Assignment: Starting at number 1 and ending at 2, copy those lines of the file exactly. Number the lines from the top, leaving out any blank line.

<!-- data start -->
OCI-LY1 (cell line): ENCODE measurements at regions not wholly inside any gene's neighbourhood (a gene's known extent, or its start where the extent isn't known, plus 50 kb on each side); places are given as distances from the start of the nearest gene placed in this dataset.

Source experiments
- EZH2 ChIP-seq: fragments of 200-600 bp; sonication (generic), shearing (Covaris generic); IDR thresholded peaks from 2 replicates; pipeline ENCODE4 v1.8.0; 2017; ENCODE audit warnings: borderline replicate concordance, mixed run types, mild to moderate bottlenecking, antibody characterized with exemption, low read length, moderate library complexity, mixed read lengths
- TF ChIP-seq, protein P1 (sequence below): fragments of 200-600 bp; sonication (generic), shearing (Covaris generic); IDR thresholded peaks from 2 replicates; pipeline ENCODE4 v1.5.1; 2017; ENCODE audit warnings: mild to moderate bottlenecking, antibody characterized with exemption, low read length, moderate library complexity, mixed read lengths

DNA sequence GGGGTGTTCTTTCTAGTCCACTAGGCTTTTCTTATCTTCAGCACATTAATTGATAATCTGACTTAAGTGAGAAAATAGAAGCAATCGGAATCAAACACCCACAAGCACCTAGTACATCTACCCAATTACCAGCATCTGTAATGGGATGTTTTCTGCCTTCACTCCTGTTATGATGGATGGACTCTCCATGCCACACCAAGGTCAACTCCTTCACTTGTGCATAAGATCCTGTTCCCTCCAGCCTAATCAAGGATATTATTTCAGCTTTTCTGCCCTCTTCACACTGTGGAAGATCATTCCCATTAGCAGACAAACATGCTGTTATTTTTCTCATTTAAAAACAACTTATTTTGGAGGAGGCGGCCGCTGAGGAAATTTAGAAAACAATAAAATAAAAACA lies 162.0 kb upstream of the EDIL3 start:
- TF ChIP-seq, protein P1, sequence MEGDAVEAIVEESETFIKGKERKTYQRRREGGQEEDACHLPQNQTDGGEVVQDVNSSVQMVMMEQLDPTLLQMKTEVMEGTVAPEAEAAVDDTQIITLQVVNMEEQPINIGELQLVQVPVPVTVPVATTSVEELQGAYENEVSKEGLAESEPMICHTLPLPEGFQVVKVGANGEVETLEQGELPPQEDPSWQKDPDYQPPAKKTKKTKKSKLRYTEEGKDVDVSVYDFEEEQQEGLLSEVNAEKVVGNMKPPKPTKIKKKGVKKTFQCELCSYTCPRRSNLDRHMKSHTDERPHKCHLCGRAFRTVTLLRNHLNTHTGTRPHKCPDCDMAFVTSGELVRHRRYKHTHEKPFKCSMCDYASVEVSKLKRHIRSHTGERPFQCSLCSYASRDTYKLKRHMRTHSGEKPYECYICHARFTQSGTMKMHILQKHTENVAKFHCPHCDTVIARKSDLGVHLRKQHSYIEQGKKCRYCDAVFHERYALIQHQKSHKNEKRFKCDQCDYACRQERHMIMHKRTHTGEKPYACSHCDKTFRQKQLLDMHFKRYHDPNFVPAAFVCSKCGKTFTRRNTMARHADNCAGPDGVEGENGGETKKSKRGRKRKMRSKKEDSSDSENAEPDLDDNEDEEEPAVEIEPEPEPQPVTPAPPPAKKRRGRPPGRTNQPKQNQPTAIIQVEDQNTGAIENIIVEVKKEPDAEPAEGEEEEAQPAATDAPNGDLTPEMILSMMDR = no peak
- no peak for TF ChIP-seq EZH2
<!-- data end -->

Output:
OCI-LY1 (cell line): ENCODE measurements at regions not wholly inside any gene's neighbourhood (a gene's known extent, or its start where the extent isn't known, plus 50 kb on each side); places are given as distances from the start of the nearest gene placed in this dataset.

Source experiments